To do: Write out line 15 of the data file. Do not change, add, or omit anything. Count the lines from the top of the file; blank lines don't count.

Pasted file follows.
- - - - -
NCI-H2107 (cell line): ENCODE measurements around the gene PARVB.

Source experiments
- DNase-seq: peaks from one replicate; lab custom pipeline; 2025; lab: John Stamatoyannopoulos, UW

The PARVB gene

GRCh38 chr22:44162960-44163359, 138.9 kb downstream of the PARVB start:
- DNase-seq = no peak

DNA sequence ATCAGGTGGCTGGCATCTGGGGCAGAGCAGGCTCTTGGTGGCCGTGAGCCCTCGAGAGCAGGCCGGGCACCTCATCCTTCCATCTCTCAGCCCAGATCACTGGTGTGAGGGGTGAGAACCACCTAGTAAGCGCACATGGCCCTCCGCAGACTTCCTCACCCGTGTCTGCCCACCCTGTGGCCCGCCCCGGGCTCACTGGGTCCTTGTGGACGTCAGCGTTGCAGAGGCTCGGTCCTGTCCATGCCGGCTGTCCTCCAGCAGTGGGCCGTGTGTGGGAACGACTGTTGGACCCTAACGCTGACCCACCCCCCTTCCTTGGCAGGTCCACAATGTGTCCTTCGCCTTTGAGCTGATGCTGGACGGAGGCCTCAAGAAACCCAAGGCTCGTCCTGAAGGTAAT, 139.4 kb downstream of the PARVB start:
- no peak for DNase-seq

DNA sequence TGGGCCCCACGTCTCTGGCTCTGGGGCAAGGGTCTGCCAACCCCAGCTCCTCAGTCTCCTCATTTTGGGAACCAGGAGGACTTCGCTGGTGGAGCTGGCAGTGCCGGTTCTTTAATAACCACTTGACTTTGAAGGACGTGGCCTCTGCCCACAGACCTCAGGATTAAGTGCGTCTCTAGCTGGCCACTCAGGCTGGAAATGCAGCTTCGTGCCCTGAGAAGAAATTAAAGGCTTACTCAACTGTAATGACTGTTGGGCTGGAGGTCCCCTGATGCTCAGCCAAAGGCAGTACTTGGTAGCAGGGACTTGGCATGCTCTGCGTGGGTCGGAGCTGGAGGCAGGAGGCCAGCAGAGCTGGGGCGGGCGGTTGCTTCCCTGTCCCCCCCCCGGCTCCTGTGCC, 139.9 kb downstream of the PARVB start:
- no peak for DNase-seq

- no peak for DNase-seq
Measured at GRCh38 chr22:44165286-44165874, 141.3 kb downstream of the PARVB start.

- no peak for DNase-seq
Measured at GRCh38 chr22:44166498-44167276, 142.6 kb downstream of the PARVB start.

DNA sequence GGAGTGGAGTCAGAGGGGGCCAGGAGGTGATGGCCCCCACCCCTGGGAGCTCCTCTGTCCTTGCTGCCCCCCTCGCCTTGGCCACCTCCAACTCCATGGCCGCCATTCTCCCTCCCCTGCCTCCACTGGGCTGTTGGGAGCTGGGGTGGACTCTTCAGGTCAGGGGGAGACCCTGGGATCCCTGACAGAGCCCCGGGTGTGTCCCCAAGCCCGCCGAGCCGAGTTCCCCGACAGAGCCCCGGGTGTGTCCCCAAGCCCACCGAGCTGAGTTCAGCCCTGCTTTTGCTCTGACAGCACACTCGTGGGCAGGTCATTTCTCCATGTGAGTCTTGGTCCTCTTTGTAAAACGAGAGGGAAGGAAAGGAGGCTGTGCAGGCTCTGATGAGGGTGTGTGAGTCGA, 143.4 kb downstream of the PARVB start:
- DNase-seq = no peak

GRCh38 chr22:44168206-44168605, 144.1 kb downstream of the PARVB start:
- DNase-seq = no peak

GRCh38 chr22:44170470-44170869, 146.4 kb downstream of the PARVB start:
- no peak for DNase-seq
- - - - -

DNA sequence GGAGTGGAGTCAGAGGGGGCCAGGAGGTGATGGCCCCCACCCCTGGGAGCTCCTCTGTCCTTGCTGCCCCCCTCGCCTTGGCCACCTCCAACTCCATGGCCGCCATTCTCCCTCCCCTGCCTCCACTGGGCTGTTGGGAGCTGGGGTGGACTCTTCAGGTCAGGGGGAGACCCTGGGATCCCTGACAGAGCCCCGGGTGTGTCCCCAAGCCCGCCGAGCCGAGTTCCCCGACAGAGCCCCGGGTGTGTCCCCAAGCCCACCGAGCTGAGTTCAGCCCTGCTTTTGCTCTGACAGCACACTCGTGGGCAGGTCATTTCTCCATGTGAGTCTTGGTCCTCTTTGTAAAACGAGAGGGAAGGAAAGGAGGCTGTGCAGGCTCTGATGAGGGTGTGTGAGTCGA, 143.4 kb downstream of the PARVB start: